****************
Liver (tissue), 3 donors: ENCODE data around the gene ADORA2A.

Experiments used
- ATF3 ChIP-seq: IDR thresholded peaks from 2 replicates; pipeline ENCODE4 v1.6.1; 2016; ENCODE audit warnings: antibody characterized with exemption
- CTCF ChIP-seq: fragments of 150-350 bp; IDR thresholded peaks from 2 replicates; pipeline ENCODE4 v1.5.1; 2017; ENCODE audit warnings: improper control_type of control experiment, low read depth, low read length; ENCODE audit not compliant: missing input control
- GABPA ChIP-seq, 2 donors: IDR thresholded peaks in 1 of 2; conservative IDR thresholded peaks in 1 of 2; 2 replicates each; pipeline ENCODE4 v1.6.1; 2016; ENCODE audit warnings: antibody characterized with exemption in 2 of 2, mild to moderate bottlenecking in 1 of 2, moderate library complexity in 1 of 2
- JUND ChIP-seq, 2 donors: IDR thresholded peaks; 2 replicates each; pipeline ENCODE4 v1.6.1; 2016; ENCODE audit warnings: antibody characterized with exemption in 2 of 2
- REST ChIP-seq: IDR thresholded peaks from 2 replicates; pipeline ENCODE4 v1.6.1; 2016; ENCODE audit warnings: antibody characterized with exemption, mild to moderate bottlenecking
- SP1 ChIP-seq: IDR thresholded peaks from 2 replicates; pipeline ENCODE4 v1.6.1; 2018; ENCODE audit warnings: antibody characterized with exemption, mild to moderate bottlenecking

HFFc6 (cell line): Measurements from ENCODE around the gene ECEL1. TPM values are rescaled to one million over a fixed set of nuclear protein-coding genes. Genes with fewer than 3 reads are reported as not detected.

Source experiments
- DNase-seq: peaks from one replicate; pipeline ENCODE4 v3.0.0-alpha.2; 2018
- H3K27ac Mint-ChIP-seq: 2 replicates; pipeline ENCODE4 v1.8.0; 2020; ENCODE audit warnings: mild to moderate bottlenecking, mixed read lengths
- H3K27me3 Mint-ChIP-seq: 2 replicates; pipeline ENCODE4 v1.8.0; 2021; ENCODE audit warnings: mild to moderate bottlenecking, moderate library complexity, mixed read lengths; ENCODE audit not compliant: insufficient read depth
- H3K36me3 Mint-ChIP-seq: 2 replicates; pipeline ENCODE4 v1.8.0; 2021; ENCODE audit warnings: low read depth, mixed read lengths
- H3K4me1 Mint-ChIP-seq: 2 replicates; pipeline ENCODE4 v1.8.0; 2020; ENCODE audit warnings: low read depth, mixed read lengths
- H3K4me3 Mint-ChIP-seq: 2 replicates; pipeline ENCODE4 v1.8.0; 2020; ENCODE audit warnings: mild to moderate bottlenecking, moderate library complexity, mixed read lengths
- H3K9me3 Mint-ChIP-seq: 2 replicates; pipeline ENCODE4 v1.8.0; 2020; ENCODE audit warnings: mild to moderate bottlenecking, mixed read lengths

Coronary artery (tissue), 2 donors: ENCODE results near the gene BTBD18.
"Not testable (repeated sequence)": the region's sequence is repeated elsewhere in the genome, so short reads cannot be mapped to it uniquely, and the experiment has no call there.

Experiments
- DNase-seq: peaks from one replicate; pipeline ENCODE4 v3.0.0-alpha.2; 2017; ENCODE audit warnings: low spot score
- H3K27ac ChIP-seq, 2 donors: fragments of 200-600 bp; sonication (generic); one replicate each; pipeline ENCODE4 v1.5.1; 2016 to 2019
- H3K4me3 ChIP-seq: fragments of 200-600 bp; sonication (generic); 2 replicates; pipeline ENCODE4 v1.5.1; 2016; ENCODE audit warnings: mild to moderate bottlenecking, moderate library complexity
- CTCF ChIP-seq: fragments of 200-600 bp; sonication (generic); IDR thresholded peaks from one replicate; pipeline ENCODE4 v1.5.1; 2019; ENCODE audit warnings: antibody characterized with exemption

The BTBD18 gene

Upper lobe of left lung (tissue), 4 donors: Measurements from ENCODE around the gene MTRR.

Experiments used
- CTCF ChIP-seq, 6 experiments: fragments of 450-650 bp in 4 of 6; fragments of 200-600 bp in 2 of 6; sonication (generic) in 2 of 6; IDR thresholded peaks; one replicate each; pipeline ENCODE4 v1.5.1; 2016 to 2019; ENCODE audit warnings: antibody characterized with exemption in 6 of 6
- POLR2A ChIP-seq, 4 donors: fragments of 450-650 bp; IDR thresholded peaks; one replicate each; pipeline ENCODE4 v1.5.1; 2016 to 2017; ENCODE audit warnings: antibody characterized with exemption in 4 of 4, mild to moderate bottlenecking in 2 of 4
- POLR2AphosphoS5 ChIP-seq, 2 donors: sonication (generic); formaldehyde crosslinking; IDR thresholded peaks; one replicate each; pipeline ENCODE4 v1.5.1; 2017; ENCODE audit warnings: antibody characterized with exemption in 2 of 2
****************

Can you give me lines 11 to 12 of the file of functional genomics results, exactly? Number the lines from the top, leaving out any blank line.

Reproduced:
- DNase-seq: peaks from one replicate; pipeline ENCODE4 v3.0.0-alpha.2; 2018
- H3K27ac Mint-ChIP-seq: 2 replicates; pipeline ENCODE4 v1.8.0; 2020; ENCODE audit warnings: mild to moderate bottlenecking, mixed read lengths